5. Soltanian AR, Bahraini F, Namazi S, Amiri M, Ghaedi H, Kohan GR. Mental health of high school students and its effective factors in Bushehr Province. Iranian South Medical Journal. 2005;7(2):173-182. [Persian]
  6. Ghias M, Seidaiy E, Taghdicy A, Rozbahani R, Poorsafa P, Barghi H, et al. The impact of weather on some psychological and behavioral disorders among 4-7-year-old children in rural area of Isfahan Province according to medical geography. Journal of Isfahan Medical School. 2011;28(122):1745-1751.[Persian]
  7. Ghias M. Medical Geography. Isfahan: Isfahan University Press; 2001.
  8. Rao J. Small area estimation. New Jersey: John Wiley & Sons; 2003.
  9. Rust K, Rao J. Variance estimation for complex surveys using replication techniques. Stat Methods Med Res. 1996;5(3):283-310.
  10. Goodman MS. Comparison of small-area analysis techniques for estimating prevalence by race .Prev Chronic Dis. 2010;7(2):1-7.
  11. Jia H, Muennig P, Borawski E. Comparison of small-area analysis techniques for estimating county-level outcomes. Am J Prev Med. 2004;26(5):453-460.
  12. Besharat M. Reliability and validity of the mental health inventory. Daneshvar Raftar. 2006;16:11-16. [Persian]
  13. Goldberg D, Williams P. A users guide to the general health questionnaire windsor. UK: NFER- Nelson; 1988.
  14. Yaghoubi N, Nasr M, Shahmohammadi D. Epidemiological study of mental disorders in urban and rural areas of Soumaah Sara City - Gilan. Andisheh and Raftar Journal. 1995;4:55-65. [Persian]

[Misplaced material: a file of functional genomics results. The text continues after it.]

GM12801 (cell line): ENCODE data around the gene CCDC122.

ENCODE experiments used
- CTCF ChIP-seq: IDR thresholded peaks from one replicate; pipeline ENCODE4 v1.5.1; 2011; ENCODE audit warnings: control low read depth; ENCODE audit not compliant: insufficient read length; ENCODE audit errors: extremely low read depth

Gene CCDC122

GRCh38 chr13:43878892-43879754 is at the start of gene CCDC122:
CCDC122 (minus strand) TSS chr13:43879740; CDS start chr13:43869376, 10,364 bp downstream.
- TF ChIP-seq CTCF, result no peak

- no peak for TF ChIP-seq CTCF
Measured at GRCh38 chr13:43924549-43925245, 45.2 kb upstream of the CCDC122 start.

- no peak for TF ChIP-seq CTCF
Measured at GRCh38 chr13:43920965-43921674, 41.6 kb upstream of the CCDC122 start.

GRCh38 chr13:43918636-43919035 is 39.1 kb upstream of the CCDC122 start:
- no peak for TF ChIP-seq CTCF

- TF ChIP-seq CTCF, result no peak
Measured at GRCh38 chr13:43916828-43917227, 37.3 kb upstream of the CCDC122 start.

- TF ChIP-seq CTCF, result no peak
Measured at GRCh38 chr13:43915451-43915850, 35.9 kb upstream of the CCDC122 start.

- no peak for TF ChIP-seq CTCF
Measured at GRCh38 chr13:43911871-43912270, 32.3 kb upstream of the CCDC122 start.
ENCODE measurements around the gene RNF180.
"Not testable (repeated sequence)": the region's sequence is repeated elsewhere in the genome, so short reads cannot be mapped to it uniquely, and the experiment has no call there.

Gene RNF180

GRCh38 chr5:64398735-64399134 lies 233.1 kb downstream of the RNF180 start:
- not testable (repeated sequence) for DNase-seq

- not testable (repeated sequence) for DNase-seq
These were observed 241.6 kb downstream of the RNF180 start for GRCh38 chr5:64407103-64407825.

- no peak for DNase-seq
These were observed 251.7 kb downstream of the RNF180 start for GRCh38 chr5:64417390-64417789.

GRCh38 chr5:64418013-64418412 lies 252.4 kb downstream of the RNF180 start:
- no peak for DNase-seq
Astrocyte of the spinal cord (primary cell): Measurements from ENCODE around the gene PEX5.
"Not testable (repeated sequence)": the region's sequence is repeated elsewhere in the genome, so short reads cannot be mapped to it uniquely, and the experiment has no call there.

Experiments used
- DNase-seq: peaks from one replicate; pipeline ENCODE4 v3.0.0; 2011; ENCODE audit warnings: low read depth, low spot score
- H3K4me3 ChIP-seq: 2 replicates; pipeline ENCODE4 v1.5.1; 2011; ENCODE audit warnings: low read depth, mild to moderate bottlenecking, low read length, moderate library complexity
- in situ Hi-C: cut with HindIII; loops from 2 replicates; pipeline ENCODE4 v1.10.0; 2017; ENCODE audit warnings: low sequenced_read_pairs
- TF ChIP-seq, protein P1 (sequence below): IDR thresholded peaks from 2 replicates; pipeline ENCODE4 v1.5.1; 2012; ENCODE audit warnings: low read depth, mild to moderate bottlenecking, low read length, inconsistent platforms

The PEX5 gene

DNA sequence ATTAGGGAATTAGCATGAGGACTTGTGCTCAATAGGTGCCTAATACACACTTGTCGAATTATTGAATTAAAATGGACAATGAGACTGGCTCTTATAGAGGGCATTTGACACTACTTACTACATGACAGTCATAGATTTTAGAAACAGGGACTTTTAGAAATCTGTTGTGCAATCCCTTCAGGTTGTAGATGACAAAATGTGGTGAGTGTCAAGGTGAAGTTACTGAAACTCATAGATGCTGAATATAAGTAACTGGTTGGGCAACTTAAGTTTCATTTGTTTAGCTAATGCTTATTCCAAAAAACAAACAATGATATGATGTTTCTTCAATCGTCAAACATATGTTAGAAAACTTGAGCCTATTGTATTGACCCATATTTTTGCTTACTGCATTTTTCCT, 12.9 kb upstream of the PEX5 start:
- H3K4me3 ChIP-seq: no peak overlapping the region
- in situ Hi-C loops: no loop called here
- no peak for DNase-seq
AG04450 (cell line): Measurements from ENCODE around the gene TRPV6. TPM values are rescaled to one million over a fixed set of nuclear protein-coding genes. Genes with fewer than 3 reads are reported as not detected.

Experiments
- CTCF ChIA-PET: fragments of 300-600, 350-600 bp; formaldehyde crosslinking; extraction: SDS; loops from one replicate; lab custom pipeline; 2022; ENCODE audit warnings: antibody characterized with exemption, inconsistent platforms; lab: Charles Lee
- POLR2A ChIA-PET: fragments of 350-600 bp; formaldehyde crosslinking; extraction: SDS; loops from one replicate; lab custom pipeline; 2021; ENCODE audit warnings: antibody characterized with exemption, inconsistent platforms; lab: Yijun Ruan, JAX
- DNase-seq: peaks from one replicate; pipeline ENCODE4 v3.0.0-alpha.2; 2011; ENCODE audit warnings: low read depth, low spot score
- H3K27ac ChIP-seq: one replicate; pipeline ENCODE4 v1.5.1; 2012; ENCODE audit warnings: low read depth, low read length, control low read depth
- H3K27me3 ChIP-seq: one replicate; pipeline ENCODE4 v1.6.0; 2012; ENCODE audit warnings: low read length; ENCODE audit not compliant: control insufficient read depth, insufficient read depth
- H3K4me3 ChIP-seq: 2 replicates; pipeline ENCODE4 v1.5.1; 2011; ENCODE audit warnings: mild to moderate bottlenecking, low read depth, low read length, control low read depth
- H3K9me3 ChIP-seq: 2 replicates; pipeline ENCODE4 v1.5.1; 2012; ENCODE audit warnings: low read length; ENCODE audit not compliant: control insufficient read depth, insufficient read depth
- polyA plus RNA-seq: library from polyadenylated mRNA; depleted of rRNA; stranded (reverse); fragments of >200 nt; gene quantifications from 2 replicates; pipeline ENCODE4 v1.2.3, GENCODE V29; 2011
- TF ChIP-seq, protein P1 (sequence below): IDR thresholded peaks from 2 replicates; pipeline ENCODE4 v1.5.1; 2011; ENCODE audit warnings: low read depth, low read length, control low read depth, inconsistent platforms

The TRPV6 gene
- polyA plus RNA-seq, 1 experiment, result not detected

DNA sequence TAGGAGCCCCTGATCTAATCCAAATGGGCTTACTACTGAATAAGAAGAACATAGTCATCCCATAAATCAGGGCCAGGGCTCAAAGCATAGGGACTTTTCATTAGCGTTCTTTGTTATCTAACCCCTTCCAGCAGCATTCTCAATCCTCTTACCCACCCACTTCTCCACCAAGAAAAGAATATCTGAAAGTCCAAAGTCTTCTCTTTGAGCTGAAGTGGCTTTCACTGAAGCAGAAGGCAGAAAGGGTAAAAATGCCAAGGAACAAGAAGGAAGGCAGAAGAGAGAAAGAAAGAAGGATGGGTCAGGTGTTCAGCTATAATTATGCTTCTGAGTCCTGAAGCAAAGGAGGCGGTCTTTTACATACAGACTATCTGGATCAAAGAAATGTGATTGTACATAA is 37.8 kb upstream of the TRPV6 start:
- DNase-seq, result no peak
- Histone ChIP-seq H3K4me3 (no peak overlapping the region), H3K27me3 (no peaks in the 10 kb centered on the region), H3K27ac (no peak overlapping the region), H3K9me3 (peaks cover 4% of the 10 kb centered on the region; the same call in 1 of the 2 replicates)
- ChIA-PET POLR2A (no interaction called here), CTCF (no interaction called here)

15. Steinmanna K, Mandallazb D, Ginzlerc C, Lanza A. Small area estimations of proportion of forest and timber volume combining Lidar data and stereo aerial images with terrestrial data. Scand J For Res. 2013;28(4):373-385.
  16. Zhang X, Onufrak S, Holt JB, Croft JB. A multilevel approach to estimating small area childhood obesity prevalence at the census block-group level. Prev Chronic Dis. 2013;10:E68:1-10.
  17. Zhang Z, Zhang L, Penman A, May W. Using small-area estimation method to calculate county-level prevalence of obesity in mississippi, 2007-2009. Prev Chronic Dis. 2011;8(4):1-11.
  18. Fabrizi E. Hierarchical Bayesian models for the estimation of unemployment rates in small domains of the italian labbour force survey. Statistica. 2002;4:603-618.
  19. Pereira LN, Mendes JM, Coelho PS. Estimation of unemployment rates in small areas of Portugal: a best linear unbiased prediction approach versus a hierarchical Bayes approach. Proceeding of the 17th European Young Statisticians Meeting; 5 September-9 September; New University of Lisbon; 2011.
  20. Messer SC, Liu X, Hoge CW, Cowan DN, Engel CC. Projecting mental disorder prevalence from national surveys to populations-of-interest: An illustration using ECA data and the US Army. Soc Psychiatry Psychiatr Epidemiol. 2004;39:419-426.
  21. Gatrell A. Geographies of Health. Malden MA: Wiley-Blackwell; 2001.
  22. Montesquieu CLS. The Spirit of the Laws. Cambridge: Cambridge University Press; 2004.
  23. Zidane J. History of civilization of Islam. Translator: Javaherkalam, A. Tehran: Amir Kabir Press; 2007. [Persian]


JRHS Office:

School of Public Health, Hamadan University of Medical Sciences, Shaheed Fahmideh Ave. Hamadan, Islamic Republic of Iran

Postal code: 6517838695, PO box: 65175-4171

Tel: +98 81 38380292, Fax: +98 81 38380509

E-mail: jrhs@umsha.ac.ir